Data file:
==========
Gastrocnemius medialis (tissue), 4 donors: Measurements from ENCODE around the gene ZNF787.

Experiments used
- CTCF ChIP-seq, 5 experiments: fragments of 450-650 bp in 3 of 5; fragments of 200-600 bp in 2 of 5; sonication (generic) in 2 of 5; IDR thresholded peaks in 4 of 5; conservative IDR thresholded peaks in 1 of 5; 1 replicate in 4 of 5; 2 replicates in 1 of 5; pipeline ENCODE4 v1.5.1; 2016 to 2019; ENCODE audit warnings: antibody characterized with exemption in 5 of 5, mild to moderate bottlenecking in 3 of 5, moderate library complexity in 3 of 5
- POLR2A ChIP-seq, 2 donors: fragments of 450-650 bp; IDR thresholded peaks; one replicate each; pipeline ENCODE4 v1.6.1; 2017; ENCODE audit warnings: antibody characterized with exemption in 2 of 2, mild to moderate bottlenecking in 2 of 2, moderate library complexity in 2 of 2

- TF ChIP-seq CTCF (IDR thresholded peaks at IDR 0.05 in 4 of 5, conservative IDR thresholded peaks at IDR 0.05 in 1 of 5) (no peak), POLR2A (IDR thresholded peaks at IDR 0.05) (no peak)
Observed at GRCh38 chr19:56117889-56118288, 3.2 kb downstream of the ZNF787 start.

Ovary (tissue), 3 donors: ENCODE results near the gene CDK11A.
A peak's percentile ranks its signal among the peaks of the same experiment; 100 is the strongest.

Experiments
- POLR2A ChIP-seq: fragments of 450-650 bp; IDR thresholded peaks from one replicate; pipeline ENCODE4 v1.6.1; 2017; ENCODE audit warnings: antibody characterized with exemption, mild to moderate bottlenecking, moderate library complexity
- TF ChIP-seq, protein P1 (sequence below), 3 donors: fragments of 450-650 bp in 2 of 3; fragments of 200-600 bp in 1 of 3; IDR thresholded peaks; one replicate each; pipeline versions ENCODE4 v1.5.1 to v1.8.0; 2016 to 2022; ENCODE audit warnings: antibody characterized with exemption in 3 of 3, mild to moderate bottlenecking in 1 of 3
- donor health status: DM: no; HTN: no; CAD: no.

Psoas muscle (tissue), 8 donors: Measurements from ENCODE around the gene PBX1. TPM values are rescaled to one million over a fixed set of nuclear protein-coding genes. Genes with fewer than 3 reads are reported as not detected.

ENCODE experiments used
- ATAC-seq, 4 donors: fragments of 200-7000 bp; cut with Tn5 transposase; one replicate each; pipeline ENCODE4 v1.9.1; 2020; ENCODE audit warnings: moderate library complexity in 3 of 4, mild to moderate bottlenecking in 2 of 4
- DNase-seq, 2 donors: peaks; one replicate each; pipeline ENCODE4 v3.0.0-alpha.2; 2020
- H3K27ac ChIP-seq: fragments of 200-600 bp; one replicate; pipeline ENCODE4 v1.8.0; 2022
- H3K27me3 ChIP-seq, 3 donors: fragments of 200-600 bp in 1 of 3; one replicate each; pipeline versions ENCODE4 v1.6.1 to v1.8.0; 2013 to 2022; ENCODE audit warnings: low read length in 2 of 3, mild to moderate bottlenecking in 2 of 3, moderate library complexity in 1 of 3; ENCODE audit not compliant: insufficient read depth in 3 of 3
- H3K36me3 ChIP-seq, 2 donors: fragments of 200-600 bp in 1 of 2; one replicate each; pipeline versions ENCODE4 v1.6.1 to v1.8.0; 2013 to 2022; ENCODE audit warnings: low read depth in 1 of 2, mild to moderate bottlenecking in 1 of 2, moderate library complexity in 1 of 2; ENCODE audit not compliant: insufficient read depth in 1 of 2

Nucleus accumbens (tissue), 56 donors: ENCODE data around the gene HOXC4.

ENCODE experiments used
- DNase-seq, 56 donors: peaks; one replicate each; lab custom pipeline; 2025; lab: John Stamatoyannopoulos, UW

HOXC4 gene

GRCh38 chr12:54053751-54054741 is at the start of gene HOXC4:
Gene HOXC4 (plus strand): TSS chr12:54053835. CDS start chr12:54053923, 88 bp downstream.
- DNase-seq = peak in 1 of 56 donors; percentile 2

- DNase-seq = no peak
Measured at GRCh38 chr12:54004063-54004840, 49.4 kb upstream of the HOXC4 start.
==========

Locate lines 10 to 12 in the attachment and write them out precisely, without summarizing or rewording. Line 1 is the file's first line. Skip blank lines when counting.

- POLR2A ChIP-seq: fragments of 450-650 bp; IDR thresholded peaks from one replicate; pipeline ENCODE4 v1.6.1; 2017; ENCODE audit warnings: antibody characterized with exemption, mild to moderate bottlenecking, moderate library complexity
- TF ChIP-seq, protein P1 (sequence below), 3 donors: fragments of 450-650 bp in 2 of 3; fragments of 200-600 bp in 1 of 3; IDR thresholded peaks; one replicate each; pipeline versions ENCODE4 v1.5.1 to v1.8.0; 2016 to 2022; ENCODE audit warnings: antibody characterized with exemption in 3 of 3, mild to moderate bottlenecking in 1 of 3
- donor health status: DM: no; HTN: no; CAD: no.